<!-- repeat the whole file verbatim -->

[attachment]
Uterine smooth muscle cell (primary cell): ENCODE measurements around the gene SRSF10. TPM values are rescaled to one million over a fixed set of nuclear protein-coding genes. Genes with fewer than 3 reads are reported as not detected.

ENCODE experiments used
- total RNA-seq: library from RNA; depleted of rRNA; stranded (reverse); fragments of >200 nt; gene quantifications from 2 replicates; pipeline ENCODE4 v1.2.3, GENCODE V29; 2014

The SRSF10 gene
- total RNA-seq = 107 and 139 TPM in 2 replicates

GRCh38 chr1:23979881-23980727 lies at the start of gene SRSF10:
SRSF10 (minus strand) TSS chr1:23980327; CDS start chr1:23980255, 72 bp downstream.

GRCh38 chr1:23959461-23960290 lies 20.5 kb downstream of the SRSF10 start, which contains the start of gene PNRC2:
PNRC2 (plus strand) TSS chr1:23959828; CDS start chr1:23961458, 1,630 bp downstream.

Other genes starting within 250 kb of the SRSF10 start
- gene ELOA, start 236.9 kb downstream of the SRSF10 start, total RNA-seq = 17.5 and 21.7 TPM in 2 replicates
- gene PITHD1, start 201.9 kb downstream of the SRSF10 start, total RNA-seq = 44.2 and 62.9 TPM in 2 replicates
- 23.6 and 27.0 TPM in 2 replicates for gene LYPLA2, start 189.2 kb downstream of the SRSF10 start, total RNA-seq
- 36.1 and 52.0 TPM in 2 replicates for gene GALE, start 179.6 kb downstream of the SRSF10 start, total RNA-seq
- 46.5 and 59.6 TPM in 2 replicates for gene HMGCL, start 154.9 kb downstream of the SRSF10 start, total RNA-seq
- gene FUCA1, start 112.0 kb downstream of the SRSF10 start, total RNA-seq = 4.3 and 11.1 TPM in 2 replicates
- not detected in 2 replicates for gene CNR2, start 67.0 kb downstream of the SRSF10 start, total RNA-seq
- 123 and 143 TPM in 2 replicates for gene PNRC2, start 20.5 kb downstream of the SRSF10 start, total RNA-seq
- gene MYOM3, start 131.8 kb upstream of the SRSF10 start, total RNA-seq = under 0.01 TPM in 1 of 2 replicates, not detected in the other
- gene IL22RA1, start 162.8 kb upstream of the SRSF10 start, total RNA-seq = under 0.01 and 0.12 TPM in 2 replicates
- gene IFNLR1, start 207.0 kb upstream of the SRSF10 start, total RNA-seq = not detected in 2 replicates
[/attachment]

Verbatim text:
Uterine smooth muscle cell (primary cell): ENCODE measurements around the gene SRSF10. TPM values are rescaled to one million over a fixed set of nuclear protein-coding genes. Genes with fewer than 3 reads are reported as not detected.

ENCODE experiments used
- total RNA-seq: library from RNA; depleted of rRNA; stranded (reverse); fragments of >200 nt; gene quantifications from 2 replicates; pipeline ENCODE4 v1.2.3, GENCODE V29; 2014

The SRSF10 gene
- total RNA-seq = 107 and 139 TPM in 2 replicates

GRCh38 chr1:23979881-23980727 lies at the start of gene SRSF10:
SRSF10 (minus strand) TSS chr1:23980327; CDS start chr1:23980255, 72 bp downstream.

GRCh38 chr1:23959461-23960290 lies 20.5 kb downstream of the SRSF10 start, which contains the start of gene PNRC2:
PNRC2 (plus strand) TSS chr1:23959828; CDS start chr1:23961458, 1,630 bp downstream.

Other genes starting within 250 kb of the SRSF10 start
- gene ELOA, start 236.9 kb downstream of the SRSF10 start, total RNA-seq = 17.5 and 21.7 TPM in 2 replicates
- gene PITHD1, start 201.9 kb downstream of the SRSF10 start, total RNA-seq = 44.2 and 62.9 TPM in 2 replicates
- 23.6 and 27.0 TPM in 2 replicates for gene LYPLA2, start 189.2 kb downstream of the SRSF10 start, total RNA-seq
- 36.1 and 52.0 TPM in 2 replicates for gene GALE, start 179.6 kb downstream of the SRSF10 start, total RNA-seq
- 46.5 and 59.6 TPM in 2 replicates for gene HMGCL, start 154.9 kb downstream of the SRSF10 start, total RNA-seq
- gene FUCA1, start 112.0 kb downstream of the SRSF10 start, total RNA-seq = 4.3 and 11.1 TPM in 2 replicates
- not detected in 2 replicates for gene CNR2, start 67.0 kb downstream of the SRSF10 start, total RNA-seq
- 123 and 143 TPM in 2 replicates for gene PNRC2, start 20.5 kb downstream of the SRSF10 start, total RNA-seq
- gene MYOM3, start 131.8 kb upstream of the SRSF10 start, total RNA-seq = under 0.01 TPM in 1 of 2 replicates, not detected in the other
- gene IL22RA1, start 162.8 kb upstream of the SRSF10 start, total RNA-seq = under 0.01 and 0.12 TPM in 2 replicates
- gene IFNLR1, start 207.0 kb upstream of the SRSF10 start, total RNA-seq = not detected in 2 replicates